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Last Updated: Sunday, 16 May, 2004, 23:09 GMT 00:09 UK
Child traffic victims 'failed'
Children
Lack of communication hampers information about trafficking
Many child victims of trafficking are not getting the help they need because social workers fail to recognise the signs, a charity says.

Researchers from the charity, End Child Prostitution and Trafficking (ECPAT), interviewed social workers in 33 London boroughs.

They concluded the majority of social workers in the region were not being given the training and resources to help trafficked children.

Caron Somerset of ECPAT - a coalition comprising several UK child agencies including UNICEF and the NSPCC - said their study showed many cases may slip through the net.

"Many of the social workers we interviewed for the report felt that they may have missed cases of trafficking through not being aware of this issue," she said.

Workers in 26 of the 33 boroughs surveyed said they had concerns about the circumstances in which a child had been brought into the UK or was living, Ms Somerset said.

'Lack of communication'

However, there is no guidance for child protection workers about what trafficking is or what they should do if they are suspicious, Ms Somerset added.

"Without guidance, practice manuals and safe accommodation for trafficked children, the protection of those children and the prevention of trafficking will continue to be an almost impossible task," she said.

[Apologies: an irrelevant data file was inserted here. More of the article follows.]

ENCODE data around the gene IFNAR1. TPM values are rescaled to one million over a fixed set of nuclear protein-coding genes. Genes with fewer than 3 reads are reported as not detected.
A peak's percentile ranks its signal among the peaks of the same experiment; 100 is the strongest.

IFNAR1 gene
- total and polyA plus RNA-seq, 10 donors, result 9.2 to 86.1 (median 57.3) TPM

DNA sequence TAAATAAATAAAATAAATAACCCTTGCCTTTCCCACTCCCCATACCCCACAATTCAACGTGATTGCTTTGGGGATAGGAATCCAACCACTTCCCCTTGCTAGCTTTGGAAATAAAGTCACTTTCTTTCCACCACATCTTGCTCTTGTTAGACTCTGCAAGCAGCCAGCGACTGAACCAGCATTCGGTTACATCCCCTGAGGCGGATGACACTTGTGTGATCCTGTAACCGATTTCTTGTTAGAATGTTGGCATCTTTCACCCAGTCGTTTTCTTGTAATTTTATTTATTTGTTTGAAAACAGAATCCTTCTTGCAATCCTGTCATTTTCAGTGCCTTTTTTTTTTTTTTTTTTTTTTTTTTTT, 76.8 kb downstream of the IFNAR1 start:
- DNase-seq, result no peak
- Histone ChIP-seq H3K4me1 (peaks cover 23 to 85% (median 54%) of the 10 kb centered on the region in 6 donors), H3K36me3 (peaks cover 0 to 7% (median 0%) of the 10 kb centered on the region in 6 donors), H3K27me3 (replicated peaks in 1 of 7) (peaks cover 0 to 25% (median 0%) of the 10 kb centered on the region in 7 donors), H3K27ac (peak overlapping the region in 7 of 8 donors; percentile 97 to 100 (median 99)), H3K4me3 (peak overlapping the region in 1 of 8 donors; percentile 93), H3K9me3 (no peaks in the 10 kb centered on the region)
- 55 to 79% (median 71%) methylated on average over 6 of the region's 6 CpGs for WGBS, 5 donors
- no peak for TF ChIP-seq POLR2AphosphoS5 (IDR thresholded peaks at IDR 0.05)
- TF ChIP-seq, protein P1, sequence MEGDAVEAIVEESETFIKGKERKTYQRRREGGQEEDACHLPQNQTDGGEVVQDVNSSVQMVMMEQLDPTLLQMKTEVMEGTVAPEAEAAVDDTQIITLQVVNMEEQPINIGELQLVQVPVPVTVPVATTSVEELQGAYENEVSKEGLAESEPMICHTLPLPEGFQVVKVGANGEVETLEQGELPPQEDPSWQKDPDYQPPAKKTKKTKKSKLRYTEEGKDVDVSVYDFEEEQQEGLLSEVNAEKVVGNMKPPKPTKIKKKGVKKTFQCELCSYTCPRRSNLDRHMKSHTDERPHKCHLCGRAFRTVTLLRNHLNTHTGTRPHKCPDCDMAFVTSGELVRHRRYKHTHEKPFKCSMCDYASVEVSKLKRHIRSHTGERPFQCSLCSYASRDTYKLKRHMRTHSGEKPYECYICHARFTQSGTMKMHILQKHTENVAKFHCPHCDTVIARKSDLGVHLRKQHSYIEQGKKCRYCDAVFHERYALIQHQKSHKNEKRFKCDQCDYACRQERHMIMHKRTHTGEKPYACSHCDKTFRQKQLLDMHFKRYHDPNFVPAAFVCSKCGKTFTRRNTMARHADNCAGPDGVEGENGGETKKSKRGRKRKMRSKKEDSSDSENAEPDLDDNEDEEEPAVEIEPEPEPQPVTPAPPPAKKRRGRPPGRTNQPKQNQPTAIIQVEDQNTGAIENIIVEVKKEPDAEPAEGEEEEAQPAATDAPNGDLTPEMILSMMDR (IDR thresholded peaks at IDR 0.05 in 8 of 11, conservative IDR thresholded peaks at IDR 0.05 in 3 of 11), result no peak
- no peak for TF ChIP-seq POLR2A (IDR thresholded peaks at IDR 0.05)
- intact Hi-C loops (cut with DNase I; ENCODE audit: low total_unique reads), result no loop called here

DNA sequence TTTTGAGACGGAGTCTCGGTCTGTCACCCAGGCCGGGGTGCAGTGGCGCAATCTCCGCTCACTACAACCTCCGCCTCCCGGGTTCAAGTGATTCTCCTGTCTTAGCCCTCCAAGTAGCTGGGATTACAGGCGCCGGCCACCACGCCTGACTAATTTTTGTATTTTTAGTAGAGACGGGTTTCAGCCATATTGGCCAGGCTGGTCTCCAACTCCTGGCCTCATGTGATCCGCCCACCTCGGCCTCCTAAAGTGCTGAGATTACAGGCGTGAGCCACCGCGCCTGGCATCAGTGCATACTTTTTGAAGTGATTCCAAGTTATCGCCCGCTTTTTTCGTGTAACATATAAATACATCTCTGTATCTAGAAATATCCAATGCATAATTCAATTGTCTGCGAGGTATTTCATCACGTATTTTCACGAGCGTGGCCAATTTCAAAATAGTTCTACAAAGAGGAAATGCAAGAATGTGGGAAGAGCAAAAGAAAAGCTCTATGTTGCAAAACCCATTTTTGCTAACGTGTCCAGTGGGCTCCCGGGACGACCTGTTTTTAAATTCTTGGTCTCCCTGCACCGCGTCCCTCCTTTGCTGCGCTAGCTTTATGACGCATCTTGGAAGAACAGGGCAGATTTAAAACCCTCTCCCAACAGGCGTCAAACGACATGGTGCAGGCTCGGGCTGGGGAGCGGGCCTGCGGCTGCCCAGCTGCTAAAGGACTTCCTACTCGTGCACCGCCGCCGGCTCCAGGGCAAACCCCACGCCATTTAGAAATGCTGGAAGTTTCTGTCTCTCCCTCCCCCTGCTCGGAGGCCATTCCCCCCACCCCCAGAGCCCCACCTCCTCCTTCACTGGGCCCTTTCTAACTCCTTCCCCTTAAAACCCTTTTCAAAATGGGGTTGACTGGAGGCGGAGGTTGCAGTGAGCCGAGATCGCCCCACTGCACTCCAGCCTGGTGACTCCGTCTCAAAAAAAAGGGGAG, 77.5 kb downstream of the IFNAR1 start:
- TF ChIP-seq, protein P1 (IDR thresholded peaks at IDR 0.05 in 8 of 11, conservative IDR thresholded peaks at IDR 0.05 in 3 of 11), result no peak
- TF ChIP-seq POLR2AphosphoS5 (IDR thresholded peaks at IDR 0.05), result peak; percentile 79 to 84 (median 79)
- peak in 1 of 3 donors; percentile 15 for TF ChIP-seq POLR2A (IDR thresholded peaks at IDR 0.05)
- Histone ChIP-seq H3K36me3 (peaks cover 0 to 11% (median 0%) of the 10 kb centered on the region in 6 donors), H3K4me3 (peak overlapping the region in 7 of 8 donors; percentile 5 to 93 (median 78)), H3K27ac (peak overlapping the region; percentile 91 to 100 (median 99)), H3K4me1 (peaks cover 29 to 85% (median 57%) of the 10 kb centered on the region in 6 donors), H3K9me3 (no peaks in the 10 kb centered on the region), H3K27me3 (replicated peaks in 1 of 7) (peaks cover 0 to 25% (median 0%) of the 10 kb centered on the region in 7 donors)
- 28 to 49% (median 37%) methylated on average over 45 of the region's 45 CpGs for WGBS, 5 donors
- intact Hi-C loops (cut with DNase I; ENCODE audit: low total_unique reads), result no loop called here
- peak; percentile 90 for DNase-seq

The report found that children trafficked from African, eastern Europe and parts of Asia were most likely to end up in London.

East European children were most likely to be trafficked for sexual purposes while more than half of trafficked African children ended up as domestic "slaves", the report found.

Thirty-five cases were documented in the boroughs surveyed.

However, a lack of communication between boroughs and sometimes even within teams meant it was hard to establish the scale of the problem in London, Ms Somerset said.

"To find out all cases of child trafficking in London, a researcher would need to be able to speak to each and every individual social worker."




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